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[Markets] After Olympics Scandal, Japan's Ruling Party Allows Women To Attend Top Board Meeting...So Long As They Stay Quiet After Olympics Scandal, Japan's Ruling Party Allows Women To Attend Top Board Meeting...So Long As They Stay Quiet

One week after the 83-year-old head of the Tokyo Olympics organizing committee resigned for saying women talk too much, Japan's ruling Liberal Democratic Party - in almost continuous power since 1955 - has decided to allow more women present during its key meetings - as long as they don't talk.

Currently, just two of the party's 12-member board are women, along with three of its 25-member general council. According to Reuters, the party has proposed allowing five female lawmakers to join its board meetings as observers in response to criticism that the body is dominated by men.

The decision follows a request by female LDP lawmakers who asked Nikai to increase the ratio of women in key party posts.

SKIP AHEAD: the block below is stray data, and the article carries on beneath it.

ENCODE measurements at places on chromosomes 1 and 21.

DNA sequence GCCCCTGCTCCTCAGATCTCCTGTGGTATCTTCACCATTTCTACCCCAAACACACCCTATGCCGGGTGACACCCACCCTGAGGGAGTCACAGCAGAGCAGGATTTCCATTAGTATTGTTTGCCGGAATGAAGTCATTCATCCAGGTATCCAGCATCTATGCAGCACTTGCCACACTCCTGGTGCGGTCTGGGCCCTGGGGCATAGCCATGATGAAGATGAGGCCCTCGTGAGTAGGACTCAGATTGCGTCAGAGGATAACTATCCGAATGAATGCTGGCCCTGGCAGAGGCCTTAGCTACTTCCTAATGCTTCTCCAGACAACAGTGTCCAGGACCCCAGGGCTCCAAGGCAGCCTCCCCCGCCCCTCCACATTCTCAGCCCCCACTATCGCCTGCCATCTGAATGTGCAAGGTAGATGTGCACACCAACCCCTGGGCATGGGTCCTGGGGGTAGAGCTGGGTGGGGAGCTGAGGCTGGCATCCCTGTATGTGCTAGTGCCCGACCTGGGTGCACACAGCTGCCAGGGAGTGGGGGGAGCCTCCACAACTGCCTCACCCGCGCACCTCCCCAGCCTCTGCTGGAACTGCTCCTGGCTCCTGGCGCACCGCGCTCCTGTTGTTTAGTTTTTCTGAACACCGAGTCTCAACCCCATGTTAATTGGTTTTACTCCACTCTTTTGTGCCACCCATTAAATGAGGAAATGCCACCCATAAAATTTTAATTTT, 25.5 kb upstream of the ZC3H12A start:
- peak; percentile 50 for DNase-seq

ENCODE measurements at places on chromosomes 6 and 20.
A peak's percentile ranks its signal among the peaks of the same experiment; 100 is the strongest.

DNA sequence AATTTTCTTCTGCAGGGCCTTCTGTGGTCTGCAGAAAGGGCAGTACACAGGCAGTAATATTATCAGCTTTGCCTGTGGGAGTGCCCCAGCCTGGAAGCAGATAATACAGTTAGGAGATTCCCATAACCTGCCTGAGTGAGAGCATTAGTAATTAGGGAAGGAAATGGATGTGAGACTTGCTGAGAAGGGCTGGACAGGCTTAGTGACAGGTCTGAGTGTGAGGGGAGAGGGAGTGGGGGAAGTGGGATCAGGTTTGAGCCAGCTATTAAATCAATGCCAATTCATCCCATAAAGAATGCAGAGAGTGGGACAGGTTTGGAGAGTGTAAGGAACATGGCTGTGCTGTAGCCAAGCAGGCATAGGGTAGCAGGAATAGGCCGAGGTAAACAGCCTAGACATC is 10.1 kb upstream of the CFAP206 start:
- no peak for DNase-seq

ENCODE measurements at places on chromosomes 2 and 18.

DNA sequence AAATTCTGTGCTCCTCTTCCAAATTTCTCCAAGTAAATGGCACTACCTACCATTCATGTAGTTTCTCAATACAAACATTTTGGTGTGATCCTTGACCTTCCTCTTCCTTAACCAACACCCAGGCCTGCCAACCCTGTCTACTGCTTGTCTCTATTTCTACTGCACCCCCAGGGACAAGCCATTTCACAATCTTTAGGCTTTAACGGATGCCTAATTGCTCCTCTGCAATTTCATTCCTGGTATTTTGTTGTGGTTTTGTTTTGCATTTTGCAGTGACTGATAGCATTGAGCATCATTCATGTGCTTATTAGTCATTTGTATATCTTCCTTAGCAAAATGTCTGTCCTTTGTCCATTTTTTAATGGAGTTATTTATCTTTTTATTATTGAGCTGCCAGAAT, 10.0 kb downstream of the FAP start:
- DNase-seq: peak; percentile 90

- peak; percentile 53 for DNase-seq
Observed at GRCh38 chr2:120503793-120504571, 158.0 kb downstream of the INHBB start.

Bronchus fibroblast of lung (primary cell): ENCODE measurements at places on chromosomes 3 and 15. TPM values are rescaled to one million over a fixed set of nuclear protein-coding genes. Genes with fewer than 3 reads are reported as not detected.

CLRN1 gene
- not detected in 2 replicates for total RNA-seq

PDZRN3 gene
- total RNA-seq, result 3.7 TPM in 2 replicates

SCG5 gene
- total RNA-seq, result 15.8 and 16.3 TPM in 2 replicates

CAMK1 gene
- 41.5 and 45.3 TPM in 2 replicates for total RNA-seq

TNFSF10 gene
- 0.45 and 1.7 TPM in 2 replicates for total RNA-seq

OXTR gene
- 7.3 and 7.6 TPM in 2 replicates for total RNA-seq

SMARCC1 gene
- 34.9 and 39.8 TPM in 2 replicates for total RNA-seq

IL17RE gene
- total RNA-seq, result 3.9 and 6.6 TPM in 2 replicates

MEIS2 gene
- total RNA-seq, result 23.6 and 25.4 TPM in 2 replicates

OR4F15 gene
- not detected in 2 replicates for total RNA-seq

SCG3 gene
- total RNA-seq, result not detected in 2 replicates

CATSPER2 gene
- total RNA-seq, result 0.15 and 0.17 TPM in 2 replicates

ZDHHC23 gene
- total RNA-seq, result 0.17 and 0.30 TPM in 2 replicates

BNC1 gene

The proposal comes after sexist comments from former Tokyo Olympics chief Yoshiro Mori, himself an LDP member and a onetime prime minister, sparked a global outcry and renewed attention on gender disparity in the world’s third-largest economy.

The move would allow more female LDP members to see how decisions were being made, said Toshihiro Nikai, the party’s 82-year-old secretary general. He said he had heard criticism the party’s elected board was dominated by men. -Reuters

"It is important to fully understand what kind of discussions are happening," Nikai said during a late-Tuesday news conference. "Take a look, is what it is about."

While the female observers will be required to keep their mouths shut, they will be able to separately submit opinions to the secretariat office, according to Nikkei.

Japan, ranked 121st out of 154 countries on the World Economic Forum's 2020 Global Gender Gap Index, has scored poorly on women's participation in economics and political empowerment, despite former Prime Minister Shinzo Abe's championing of a policy of "Womenomics" aimed at increasing female participation in the economy. Activists, however, say drastic change is still needed.

Tyler Durden Fri, 02/19/2021 - 22:20
Published:2/19/2021 9:25:39 PM
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